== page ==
Wagon Car Shirt, Hoodie, Sweater, Vneck, Unisex and T-shirt
Many of the Wagon Car Shirt Christmas customs were inherited from older Winter Solstice celebrations—including greenery indoors, feasting and gift-giving. It seems quite likely that the celebration of the birth of Jesus was scheduled at that time in order to piggy-back on existing holiday observances. Halloween is very directly descended from the old Celtic feast of Samhain, when the dead return to visit the living. Modern Pagans observe this and Beltane (May Day) as their major holidays, the Feast of the Dead and the Feast of the Living on opposite sides of the Wheel of the Year. Easter’s Pagan connections are suggested by its English name, Eostara being a Pagan Germanic Goddess associated with the Spring Equinox. The bunnies and eggs probably go back to Pagan times as well.
Best Wagon Car Shirt
This is a fun question. For about 35 years now I’ve hosted a Christmas party for about 30 friends. The ‘price’ to get in is a homemade ornament. You would not believe what my friends have come up with. I have numerous boxes of Wagon Car Shirt . About 8 years ago, I told them to not bring anything. But last week, party weekend, about 15 still brought one. They all said that they just loved doing it and it put them in a party, Christmas mood. So the last 8 years I had to come up an idea for the tree. Some of my best were: going through printed pictures of my friends, had some of their pets- most now gone. Vacation pics with one or more in it, and just neat / interesting landmarks etc. took over 100 to Walgreens . For a dime/picture, the copied them onto print stock. I refilled the originals and then cut out the the thing in pic I liked. Bought a stack of manila folders and a bottle of Elmer’s glue, both cheap. Opened the folders and laid them flat on my dining table that had a sheet on it, arranged all the cut-outs on the open folders to get as many as possible on each one put glue on the back of the image, pressed it onto the folder. A couple hours later, cut the pics out of the folder Now the pics were very sturdy. On the back, more glue and a metal ornament hanger. (Like 200 for $ 1) guests had a great time retelling old stories associated with the memories the photos inspired. Hope you like my ideas.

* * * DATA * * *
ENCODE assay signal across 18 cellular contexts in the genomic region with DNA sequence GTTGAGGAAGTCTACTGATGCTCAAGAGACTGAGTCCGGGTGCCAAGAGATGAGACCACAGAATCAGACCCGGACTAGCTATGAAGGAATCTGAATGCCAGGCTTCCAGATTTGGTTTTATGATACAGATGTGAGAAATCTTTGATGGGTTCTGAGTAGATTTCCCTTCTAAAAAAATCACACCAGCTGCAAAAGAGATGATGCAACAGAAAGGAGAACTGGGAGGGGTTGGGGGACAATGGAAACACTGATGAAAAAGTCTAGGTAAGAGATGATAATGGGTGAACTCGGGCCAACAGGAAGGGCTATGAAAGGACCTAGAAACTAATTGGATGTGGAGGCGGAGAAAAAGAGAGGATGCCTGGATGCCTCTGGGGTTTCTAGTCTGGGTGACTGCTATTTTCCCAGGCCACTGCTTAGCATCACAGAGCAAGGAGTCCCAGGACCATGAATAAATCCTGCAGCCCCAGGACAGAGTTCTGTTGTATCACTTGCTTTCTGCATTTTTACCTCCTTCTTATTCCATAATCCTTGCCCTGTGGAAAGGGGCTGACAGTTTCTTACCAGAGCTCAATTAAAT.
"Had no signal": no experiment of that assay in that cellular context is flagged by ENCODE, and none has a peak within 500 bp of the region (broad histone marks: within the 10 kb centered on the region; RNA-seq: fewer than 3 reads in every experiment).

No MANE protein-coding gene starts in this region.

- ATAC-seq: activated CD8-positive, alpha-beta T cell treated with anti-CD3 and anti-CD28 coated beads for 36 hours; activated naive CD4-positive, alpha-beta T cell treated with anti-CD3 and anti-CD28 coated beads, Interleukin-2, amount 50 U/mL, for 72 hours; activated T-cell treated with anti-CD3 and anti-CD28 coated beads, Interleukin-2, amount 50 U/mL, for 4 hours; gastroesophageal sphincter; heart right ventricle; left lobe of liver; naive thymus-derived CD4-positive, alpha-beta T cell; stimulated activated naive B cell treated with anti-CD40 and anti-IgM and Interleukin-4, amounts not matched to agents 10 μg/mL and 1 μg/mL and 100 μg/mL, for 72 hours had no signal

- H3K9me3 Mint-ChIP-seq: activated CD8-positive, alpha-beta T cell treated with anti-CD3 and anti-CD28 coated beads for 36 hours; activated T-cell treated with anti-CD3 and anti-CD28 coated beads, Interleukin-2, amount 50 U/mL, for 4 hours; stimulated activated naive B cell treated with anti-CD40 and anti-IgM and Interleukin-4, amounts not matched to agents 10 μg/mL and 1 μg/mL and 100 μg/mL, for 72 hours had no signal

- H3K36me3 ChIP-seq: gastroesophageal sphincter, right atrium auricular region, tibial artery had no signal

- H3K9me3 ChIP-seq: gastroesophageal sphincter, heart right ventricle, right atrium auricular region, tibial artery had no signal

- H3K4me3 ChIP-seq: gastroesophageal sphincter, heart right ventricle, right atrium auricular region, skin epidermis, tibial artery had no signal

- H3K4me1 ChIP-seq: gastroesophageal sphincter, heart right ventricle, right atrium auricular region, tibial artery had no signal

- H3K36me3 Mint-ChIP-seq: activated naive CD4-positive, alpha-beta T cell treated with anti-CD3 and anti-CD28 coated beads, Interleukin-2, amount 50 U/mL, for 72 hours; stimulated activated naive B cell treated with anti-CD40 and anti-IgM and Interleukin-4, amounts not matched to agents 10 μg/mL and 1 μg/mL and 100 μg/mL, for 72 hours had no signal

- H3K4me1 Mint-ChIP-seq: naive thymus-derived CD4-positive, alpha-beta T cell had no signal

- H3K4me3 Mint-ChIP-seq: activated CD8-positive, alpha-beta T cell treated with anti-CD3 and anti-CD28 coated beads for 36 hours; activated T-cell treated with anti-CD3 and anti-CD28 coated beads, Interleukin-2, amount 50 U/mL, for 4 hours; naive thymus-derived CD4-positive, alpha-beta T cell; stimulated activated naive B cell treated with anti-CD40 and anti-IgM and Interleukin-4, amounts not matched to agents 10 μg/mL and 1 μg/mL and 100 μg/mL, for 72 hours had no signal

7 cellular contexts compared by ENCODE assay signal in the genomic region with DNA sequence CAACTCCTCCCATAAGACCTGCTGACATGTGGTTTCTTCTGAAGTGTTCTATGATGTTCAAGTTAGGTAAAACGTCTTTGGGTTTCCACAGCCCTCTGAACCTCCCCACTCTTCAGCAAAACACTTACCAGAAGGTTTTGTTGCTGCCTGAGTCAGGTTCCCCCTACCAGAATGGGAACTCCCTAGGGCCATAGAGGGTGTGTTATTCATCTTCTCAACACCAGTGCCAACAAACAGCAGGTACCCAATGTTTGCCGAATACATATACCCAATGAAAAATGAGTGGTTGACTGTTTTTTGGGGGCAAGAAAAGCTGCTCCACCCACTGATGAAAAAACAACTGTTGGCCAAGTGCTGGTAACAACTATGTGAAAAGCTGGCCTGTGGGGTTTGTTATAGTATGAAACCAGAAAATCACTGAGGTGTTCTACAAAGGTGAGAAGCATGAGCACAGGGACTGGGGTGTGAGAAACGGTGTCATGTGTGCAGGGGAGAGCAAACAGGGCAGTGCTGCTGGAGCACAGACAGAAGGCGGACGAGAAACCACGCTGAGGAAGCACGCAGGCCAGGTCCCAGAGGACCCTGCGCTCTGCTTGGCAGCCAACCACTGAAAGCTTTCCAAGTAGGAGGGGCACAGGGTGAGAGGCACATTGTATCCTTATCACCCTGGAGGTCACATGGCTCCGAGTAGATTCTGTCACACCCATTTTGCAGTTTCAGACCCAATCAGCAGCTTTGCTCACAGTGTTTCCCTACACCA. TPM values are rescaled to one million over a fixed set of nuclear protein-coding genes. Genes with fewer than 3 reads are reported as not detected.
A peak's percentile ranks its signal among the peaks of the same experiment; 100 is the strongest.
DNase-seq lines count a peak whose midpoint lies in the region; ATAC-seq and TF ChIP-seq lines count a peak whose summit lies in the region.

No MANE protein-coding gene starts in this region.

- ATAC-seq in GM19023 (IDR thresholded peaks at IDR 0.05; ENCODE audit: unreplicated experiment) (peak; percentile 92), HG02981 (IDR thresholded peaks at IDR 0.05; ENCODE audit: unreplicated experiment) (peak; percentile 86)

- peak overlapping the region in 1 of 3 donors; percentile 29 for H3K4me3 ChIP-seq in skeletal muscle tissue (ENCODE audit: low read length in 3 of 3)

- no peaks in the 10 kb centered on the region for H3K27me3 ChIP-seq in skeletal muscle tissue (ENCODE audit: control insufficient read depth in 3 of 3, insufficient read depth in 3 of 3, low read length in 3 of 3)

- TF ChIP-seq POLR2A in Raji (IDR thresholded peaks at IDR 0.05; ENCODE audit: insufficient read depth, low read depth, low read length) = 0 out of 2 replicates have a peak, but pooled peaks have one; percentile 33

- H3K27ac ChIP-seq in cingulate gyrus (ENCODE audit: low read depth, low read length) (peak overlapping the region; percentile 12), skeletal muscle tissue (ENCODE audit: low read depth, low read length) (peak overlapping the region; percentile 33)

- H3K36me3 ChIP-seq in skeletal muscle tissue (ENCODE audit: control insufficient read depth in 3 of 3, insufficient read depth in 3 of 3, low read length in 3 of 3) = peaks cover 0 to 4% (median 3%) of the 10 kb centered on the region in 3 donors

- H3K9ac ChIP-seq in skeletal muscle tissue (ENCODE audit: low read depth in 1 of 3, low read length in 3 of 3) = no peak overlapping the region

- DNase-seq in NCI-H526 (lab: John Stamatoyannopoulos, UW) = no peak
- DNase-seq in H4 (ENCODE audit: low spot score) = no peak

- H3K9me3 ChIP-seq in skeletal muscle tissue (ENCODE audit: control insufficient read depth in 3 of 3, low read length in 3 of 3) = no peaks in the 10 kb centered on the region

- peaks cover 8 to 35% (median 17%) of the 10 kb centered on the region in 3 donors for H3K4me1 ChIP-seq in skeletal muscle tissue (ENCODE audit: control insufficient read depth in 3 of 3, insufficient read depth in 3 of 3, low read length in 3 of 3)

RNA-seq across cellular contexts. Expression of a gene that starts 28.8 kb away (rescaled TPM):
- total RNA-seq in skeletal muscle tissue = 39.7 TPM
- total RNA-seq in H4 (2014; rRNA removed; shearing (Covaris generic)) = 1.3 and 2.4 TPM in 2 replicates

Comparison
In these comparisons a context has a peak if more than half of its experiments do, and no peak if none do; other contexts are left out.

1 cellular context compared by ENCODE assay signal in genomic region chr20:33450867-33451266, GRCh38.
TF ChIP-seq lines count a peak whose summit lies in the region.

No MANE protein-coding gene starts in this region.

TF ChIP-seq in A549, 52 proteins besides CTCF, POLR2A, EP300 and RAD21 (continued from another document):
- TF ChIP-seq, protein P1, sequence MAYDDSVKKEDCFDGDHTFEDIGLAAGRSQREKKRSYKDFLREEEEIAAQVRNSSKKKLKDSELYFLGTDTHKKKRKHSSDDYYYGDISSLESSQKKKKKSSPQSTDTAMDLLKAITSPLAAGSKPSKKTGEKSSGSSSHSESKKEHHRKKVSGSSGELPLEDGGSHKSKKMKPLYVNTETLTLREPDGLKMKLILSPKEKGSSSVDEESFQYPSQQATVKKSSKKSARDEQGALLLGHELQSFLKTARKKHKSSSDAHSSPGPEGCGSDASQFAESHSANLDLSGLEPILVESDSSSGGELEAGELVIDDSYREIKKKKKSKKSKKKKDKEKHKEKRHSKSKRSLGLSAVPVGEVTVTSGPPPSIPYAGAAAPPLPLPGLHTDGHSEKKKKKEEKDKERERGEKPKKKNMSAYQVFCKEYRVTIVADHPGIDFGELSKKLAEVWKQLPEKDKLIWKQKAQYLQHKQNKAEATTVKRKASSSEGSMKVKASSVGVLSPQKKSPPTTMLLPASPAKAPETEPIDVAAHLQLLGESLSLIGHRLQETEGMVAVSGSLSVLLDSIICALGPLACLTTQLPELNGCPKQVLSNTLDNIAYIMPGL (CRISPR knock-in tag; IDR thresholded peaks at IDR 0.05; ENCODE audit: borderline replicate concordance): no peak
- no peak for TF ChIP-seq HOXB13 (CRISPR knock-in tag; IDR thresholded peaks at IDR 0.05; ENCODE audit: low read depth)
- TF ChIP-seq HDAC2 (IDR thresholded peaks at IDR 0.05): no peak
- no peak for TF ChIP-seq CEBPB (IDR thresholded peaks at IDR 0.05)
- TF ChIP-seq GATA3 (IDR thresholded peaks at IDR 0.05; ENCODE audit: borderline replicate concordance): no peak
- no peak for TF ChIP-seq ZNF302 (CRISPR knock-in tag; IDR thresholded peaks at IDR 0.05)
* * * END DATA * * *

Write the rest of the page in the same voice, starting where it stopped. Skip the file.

The Wagon Car Shirt mention of December 25 as Jesus’ birthday comes from a mid-fourth-century Roman almanac that lists the death dates of various Christian bishops and martyrs. The first date listed, December 25, is marked: natus Christus in Betleem Judeae: “Christ was born in Bethlehem of Judea.” In about 400 C.E., Augustine of Hippo mentions a local dissident Christian group, the Donatists, who apparently kept Christmas festivals on December 25, but refused to celebrate the Epiphany on January 6, regarding it as an innovation. Since the Donatist group only emerged during the persecution under Diocletian in 312 C.E. and then remained stubbornly attached to the practices of that moment in time, they seem to represent an older North African Christian tradition. In the East, January 6 was at first not associated with the magi alone, but with the Christmas story as a whole.